I could blather all day. But let’s get to the music, shall we? Check out High Confessor...and if you are equally smitten, take it upon yourself to check out that pre-order.
Written by: Loveloth
Portal's monstrous shadow inspired many a band to push the boundaries of extreme music, and Basque's Altarage is one of many that follow the Aussies' sinister footsteps. Shrouded in anonymity, the three (formerly four) masked figures exploded on the scene with Nihl in 2016 and caused quite a ruckus. The band wasted no time and released Endinghent just a year and a half later, and here is where I found out about them. I found the record decent, basically a more accessible and stripped-down version of Portal, which is OK but not enough. Cue The Approaching Roar that was released last Friday. I have to say, my opinion on this band has changed. Let me explain.
While the Portal influence is undoubtedly here, The Approaching Roar is more or less (more on that later) its own beast. Vile dissonance, inhuman howls, spastic drumming and angular riffs are still all the rage but, unlike Endinghent, is overall a more memorable and diverse experience. Things start off hellishly great with "Sighting," where you are greeted by a few unpleasant guitar plucks before a wall of noise encircles you. It's swift, vicious, and overwhelming. The best course of action is to stop resisting and simply give in and let the band guide you through their carefully crafted and terrifying soundscapes. However, these alone do not make this record shine, it's firstly the fact Altarage decided to mix things up and I realized this with the arrival of "Urn". Its initial churns and bellows are more akin to Sunn O))) or early Earth, and not only does this change the pace but also continues the sonic onslaught. It also attacks you differently, and I feel that this was lacking in Endinghent.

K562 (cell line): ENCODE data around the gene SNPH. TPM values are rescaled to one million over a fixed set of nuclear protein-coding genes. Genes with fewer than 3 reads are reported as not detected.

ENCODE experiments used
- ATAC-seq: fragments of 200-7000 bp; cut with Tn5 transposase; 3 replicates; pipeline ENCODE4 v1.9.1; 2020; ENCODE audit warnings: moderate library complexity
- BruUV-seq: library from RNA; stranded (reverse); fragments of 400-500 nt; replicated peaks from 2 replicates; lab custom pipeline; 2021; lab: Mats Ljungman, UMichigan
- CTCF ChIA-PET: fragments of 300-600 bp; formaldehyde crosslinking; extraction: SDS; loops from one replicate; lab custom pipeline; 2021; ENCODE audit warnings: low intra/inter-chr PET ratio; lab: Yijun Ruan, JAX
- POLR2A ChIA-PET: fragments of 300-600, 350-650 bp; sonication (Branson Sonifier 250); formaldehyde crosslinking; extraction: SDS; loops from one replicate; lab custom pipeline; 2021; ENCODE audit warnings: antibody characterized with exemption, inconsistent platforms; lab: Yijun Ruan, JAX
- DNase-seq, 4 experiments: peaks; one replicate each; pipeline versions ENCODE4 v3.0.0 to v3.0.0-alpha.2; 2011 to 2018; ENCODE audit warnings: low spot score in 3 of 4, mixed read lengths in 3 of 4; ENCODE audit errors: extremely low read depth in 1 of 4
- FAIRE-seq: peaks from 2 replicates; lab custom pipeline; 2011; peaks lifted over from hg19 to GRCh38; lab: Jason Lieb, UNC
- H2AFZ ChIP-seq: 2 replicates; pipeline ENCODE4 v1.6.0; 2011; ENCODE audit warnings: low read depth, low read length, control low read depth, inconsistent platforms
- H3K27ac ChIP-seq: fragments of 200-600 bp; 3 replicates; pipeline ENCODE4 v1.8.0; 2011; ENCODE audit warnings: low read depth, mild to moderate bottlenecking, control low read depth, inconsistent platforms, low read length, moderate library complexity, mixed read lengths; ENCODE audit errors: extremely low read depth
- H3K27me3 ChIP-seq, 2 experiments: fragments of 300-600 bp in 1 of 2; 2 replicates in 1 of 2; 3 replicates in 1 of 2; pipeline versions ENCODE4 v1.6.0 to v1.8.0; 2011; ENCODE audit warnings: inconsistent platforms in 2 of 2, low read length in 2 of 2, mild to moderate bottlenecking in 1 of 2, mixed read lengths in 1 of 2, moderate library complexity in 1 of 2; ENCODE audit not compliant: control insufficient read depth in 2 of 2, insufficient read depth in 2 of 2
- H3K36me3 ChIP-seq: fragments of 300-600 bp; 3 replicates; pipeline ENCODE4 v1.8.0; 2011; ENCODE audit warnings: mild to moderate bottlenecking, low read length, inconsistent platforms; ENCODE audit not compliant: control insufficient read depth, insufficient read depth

Like the songwriting, the quality of the production also improved and is surely one of my highlights, as the record walks a very thin line between being disgustingly dense and murky, yet somehow crisp and clear enough for you to properly hear what's exactly happening. Funnily enough Portal did the same thing with ION last year but for my money, this sounds better. I mentioned songwriting and I have to commend the guys for doing an excellent job, although some parts like that outro in "Cyclopean Clash" linger for too long and some songs can be hard to distinguish from one another, but you can only do so much with this style of death metal and Altarage mostly succeed. As for the individual performances, I only have praise. The vocals are gnarly, guttural and perfectly complement the absolute chaos that are those angular and dirty riffs and astonishingly fast and precise drumming that will make fans of Deathspell Omega or Ulcerate very pleased.
Overall, The Approaching Roar is a seemingly infinite abyss that was carved by a band I now think of seriously. I am completely aware how many times I namedropped Portal but make no mistake, Altarage are carving their sound before our very eyes. Expect seeing this record popping up on some year-end death metal lists as its content, no matter how bleak and seemingly impenetrable, hides many treats for you to discover. You only need to be brave or insane enough to dive deep into the approaching roar of Altarage.
Altarage - The Approaching Roar was released Jan. 25th from Season of Mist Underground Activists
Providing thoughtful reviews of music that is heavy, gloomy, and loud enough to wake us from slumber. Written by a groggy-eyed, highfalutin peasantry.